Butane Hash Oil: The Medical Godsend and the Media Villain
For at least the past three years, every time a new cannabis scare story has emerged – particularly the periodic, hyperbolic wailing about ‘super-strength skunk’ – wry smiles have spread across the faces of legalisation activists. “Just imagine,” reformers have always pondered, “what the Daily Mail are going to do when they discover concentrates.”
Now those fears have finally come true, and the results have been only too predictable. The BBC have undertaken an investigation into explosions caused by the production of Butane Hash Oil (BHO), and have discovered that since 2014, at least 2 people have died and 27 have been injured in accidents linked to the drug.
The BBC’s investigation hit the news on the same day as a man from Glasgow was jailed for 6 years after his ‘drug lab’ exploded.
The popularity of BHO and other concentrates has grown rapidly in the past few years, partly because of their strength. Cannabis concentrates are produced in various ways, but the resulting drug is always essentially the same – an oil or ‘shatter’ consisting almost entirely of cannabinoids, terpenes, and the like, without the bulky plant matter getting in the way. As a result, a much smaller quantity of BHO is needed in order to achieve a high, when compared to traditional cannabis flowers.
The added strength does come with its own dangers, however, but interestingly not the ones typically associated with ‘super-strength’ cannabis. Usually, stories about high THC contents go hand in hand – in the British press at least – with wild claims about the dangers to mental health that allegedly go along with increased strength.
With BHO, though, the dangers are different, and real. This particular kind of concentrate is produced using butane, a highly flammable gas that is used as a solvent to extract all the good stuff from the cannabis plant. Obviously, this can be risky, especially if done in inadequately ventilated areas. Something as innocuous as a light switch being turned on can cause enough of a spark to ignite the gas and trigger a fireball, endangering the lives of those making it and anyone who happens to be in the firing line.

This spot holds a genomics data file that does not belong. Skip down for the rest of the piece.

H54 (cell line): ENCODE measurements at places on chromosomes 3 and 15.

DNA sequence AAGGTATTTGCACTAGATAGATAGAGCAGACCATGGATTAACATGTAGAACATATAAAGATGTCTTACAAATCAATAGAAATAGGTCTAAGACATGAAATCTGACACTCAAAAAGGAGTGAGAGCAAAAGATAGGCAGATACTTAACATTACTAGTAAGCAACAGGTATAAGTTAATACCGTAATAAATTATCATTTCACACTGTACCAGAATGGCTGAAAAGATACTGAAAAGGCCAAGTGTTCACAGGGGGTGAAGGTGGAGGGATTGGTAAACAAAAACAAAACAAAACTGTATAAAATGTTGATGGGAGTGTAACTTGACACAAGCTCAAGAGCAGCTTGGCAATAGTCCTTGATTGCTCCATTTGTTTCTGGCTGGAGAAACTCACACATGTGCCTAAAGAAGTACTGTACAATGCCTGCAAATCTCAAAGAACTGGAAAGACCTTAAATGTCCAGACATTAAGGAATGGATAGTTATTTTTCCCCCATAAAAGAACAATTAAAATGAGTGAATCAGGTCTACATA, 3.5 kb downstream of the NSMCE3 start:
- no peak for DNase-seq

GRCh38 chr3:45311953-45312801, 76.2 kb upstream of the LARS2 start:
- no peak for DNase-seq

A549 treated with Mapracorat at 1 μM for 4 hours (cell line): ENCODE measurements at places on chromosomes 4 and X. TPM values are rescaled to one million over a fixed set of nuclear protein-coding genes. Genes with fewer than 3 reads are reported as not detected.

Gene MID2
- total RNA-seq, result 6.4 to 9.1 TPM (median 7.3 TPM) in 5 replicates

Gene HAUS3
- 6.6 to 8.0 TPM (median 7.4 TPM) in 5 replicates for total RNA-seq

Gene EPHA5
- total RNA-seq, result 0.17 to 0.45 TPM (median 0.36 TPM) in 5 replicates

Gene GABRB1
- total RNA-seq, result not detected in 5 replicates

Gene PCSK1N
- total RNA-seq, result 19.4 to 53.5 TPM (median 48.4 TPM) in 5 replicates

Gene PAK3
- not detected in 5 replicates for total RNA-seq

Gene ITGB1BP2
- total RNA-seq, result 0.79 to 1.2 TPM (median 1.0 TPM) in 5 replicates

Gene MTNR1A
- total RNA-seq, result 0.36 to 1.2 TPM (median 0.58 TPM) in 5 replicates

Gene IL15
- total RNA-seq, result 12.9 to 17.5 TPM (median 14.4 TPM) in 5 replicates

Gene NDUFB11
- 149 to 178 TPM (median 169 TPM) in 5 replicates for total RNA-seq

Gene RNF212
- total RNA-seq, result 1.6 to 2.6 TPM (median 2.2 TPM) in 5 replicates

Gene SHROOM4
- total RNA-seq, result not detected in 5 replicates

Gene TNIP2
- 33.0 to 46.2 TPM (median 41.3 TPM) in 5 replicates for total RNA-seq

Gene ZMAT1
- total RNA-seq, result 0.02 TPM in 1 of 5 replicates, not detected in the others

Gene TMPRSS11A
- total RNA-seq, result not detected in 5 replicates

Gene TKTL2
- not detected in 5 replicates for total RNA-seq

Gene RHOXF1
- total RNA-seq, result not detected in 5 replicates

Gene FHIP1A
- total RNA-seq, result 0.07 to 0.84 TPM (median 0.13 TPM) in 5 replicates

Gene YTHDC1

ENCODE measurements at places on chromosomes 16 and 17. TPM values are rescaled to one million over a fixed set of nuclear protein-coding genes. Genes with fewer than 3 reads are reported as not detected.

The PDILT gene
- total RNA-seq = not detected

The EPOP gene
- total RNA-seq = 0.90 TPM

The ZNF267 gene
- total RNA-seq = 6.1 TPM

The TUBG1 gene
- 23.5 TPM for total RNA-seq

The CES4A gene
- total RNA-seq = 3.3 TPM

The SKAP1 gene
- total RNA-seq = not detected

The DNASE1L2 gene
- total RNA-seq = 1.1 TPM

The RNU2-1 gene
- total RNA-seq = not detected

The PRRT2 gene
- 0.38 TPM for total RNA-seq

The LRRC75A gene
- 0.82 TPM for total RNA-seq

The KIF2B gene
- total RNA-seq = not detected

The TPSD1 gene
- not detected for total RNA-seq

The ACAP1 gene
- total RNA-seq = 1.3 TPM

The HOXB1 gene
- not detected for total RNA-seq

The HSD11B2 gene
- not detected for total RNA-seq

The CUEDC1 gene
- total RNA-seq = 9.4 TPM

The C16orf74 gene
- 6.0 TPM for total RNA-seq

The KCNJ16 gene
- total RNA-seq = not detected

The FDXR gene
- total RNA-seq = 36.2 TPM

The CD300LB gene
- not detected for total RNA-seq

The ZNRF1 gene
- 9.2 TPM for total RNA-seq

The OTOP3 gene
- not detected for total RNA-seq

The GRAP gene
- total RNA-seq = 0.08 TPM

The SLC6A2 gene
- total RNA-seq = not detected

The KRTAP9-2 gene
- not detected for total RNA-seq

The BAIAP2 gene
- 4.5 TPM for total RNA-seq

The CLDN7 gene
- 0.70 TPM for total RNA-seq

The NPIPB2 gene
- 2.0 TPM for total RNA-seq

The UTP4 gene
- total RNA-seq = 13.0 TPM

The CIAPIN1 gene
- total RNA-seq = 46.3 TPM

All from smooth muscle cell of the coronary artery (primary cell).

These dangers, as I’ve said, are not imagined. They are a genuine worry for people on all sides of the drug policy argument. But whereas the media inevitably paints those involved in tragic accidents as “stupid” and “selfish,” the truth is far from that simple. If anything, the selfishness and stupidity is coming from those who insist on keeping such activities illegal.
Global prohibition has singularly failed to control cannabis use in any form, and has succeeded only in making drug markets and use more dangerous. The same is true now with cannabis concentrates. Clandestine labs in people’s garages, producing BHO in the most dangerous way imaginable, is the direct result of the illegality of cannabis. A regulated market would allow for control and regulations that would, if not eliminate such practices altogether, certainly reduce the potential for harm.
Those who vilify the people producing BHO dangerously whilst ignoring the role played by drug policy, also display staggering selfishness by ignoring entirely the plight of those who use cannabis medicinally. BHO and other concentrates might just be a great way to get really high, really quickly for some people, but for those who rely on the medical benefits of cannabis it is in many ways a godsend. No one really wants to consume their medicine by setting fire to it and inhaling the smoke, and concentrates allow a new, efficient, method of consumption that is only made dangerous by the laws that hold it back.
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